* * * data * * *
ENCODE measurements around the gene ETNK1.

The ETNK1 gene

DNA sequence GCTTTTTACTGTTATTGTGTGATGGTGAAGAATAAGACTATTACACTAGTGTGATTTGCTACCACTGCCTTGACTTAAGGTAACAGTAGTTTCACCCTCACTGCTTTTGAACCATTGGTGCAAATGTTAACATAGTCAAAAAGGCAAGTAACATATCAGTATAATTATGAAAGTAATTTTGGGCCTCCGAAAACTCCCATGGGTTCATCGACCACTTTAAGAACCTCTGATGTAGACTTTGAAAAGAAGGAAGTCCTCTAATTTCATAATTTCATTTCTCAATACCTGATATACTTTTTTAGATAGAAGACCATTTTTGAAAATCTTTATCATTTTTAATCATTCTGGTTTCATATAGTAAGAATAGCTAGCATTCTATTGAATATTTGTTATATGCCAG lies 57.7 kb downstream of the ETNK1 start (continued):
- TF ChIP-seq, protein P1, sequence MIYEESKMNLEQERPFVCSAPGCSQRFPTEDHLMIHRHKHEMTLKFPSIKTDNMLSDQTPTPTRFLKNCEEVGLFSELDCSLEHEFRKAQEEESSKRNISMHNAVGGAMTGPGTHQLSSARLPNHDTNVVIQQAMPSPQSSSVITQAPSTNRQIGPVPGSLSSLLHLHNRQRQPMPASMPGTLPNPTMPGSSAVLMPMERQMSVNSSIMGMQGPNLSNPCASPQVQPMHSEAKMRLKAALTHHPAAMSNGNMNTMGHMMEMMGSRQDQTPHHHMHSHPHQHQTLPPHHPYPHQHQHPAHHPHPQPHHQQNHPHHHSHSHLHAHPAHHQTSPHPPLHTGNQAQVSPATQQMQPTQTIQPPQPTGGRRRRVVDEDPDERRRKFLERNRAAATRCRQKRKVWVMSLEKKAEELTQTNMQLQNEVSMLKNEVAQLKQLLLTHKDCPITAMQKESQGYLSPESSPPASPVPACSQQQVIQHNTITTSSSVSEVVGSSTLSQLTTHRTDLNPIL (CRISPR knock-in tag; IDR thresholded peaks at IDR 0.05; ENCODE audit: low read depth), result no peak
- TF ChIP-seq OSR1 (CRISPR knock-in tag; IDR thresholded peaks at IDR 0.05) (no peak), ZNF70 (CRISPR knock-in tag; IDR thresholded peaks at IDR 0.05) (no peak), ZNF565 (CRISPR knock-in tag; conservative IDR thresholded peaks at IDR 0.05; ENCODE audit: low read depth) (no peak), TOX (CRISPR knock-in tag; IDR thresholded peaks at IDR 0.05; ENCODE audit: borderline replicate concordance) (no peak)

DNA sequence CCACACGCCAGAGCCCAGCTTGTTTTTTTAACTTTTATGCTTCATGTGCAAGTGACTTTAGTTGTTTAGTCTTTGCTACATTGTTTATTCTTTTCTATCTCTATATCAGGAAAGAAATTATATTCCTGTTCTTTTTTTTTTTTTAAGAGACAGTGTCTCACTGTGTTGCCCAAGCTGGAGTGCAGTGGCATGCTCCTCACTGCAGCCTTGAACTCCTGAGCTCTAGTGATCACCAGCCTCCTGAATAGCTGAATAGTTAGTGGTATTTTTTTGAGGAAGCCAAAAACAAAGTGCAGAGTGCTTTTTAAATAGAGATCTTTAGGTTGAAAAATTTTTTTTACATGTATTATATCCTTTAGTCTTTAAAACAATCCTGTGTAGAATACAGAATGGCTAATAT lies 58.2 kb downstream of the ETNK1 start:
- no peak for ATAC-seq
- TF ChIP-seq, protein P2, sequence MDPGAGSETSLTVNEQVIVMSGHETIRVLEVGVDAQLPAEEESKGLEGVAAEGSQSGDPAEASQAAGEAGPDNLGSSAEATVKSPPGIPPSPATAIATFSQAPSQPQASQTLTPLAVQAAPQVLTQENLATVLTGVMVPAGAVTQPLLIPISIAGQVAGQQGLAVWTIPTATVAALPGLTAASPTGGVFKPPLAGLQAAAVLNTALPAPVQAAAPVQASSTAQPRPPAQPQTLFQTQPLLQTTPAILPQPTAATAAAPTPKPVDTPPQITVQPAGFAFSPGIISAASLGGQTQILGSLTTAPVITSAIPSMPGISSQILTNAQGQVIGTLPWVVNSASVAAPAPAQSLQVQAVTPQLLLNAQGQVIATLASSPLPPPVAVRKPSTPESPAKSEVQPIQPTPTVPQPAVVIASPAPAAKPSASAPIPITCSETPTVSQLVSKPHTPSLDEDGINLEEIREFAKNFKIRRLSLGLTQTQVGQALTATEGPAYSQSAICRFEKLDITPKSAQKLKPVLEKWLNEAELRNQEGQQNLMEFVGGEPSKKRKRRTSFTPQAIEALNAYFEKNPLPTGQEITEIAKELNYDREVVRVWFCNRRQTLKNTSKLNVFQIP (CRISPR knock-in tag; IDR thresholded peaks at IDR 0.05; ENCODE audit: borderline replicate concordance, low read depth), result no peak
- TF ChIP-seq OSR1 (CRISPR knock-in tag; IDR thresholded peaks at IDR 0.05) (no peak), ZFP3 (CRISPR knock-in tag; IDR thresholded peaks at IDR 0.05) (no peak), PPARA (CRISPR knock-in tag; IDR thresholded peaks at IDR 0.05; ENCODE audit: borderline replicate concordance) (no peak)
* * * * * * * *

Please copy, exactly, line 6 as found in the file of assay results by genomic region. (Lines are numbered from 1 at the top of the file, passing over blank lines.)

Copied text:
DNA sequence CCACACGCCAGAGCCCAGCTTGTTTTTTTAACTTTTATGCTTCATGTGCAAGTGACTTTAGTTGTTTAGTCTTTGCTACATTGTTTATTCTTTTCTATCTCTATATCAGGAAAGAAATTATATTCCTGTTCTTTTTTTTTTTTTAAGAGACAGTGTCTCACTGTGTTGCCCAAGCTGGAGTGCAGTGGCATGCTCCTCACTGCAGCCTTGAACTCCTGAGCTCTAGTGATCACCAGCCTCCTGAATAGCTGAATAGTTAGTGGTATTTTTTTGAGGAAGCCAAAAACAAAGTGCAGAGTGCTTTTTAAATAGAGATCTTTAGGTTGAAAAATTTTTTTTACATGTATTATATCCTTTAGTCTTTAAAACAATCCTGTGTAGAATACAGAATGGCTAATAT lies 58.2 kb downstream of the ETNK1 start: